"What man of you, having a hundred sheep, if he loses one of them, does not leave the ninety-nine in the wilderness, and go after the one which is lost, until he finds it?  And when he has found it, he lays it on his shoulders, rejoicing.  And when he comes home, he calls together his friends and neighbors, saying to them, 'Rejoice with me, for I have found my sheep which was lost!'"  

Luke 15:4-6

February 20, 2008


I am continuing the series I have been doing on Elijah. If you would like to study Elijah's life for yourself, you can find the scriptures relating to him in 1 Kings chapters 17-19, then in 2 Kings chapters 1-2. My prayer is that you will be encouraged and learn from these devotionals over the next few weeks.

The past few weeks we have covered many miraculous events in Elijah's life. God sent ravens twice a day to deliver bread and meat to Elijah while he was at the Brook Cherith. After leaving there, God led Elijah to a widow and her son. While there, God provided enough oil and flour for each meal. The widow's son also died and after Elijah prayed for him, he came back to life. At the end of 3 ½ years, God speaks to Elijah once again to tell him that rain is coming. Elijah goes and finds King Ahab, has him gather the prophets of Baal and Asherah, and all the Israelites on Mount Carmel and issues a challenge. God sends fire to consume the sacrifice, altar, stone, dirt and water after Elijah prays a simple prayer. The people acknowledge that, “The Lord is God!” Elijah then kills the prophets of Baal. Afterwards, he tells Ahab to eat and drink because he hears the sound of an abundance of rain. Elijah then goes to the top of Mount Carmel and prays until the rain comes. He sends his servant seven times to go look out over the sea to see if there are any clouds. Finally, the servant sees a small cloud the size of a man's hand. Elijah sends his servant to tell Ahab to get back home, and the spirit of God comes upon Elijah and he outruns the chariot carrying Ahab the twenty miles back to Jezreel.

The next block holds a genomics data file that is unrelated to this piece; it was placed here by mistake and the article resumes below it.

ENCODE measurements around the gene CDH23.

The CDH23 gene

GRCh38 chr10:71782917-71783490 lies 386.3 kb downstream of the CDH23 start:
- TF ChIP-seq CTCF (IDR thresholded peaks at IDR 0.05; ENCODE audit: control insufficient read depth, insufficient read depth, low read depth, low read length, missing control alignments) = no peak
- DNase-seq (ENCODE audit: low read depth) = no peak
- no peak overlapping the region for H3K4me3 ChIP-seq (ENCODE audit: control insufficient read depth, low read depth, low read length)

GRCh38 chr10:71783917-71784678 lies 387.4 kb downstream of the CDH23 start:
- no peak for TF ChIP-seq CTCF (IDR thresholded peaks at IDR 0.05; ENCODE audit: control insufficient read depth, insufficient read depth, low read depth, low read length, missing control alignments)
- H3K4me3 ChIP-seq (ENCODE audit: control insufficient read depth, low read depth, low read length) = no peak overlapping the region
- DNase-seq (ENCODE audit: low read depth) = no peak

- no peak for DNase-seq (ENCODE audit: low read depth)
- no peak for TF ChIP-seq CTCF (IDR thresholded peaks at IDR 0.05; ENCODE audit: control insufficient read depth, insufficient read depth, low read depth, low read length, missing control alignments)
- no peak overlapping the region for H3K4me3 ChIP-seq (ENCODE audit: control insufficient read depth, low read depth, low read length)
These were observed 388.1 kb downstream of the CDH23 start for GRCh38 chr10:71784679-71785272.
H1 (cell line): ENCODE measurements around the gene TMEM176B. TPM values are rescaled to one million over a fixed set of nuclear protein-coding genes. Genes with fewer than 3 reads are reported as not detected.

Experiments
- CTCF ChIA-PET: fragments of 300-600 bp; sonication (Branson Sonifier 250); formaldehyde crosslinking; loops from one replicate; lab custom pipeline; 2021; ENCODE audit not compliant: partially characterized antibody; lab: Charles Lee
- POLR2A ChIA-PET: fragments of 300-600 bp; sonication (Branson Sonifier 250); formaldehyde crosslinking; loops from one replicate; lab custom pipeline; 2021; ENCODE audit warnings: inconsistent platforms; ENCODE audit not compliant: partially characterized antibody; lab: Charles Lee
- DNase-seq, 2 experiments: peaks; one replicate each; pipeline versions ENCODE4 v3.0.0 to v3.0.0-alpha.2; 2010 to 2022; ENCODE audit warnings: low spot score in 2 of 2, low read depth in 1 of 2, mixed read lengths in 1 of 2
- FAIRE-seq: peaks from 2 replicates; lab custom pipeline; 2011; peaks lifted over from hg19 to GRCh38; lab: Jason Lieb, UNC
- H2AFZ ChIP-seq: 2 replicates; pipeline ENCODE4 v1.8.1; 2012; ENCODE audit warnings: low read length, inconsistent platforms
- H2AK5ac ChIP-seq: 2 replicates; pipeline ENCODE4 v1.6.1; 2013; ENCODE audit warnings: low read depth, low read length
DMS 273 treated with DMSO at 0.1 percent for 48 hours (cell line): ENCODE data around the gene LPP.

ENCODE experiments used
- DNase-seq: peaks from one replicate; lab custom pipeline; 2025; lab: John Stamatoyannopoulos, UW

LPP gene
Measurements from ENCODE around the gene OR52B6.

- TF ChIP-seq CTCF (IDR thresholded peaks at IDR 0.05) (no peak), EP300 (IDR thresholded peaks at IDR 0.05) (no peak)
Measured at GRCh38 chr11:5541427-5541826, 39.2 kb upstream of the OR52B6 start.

You would think after all this happening that Elijah would be on a spiritual high, but the next event that takes place in his life is very surprising. The Israelites did acknowledge that the Lord was God, but they didn't get rid of their other idols and return to serving only God. The spiritual revival that should would have swept across the nation did not occur.

Ahab goes back and tells his wife, Jezebel, what had taken place on Mount Carmel and how Elijah had killed all the prophets of Baal. Jezebel then threatened to take Elijah's life by that time the next day. Elijah is afraid, flees for his life and runs as far from Jezreel as he can possibly get. He travels over eighty miles, and gets out of the territory that Ahab and Jezebel rule. He then leaves his servant and travels into the wilderness alone.

When he gets there, he sits down under a juniper tree and asks to die. “I've have had enough, Lord. Take my life; for I am no better than my ancestors.” He then lies down and falls asleep.

All at once, an angel touch him and said, “Get up and eat.” Elijah looked around and there by his head was bread baked over hot coals, and a jar of water. He ate and drank and then lay down again.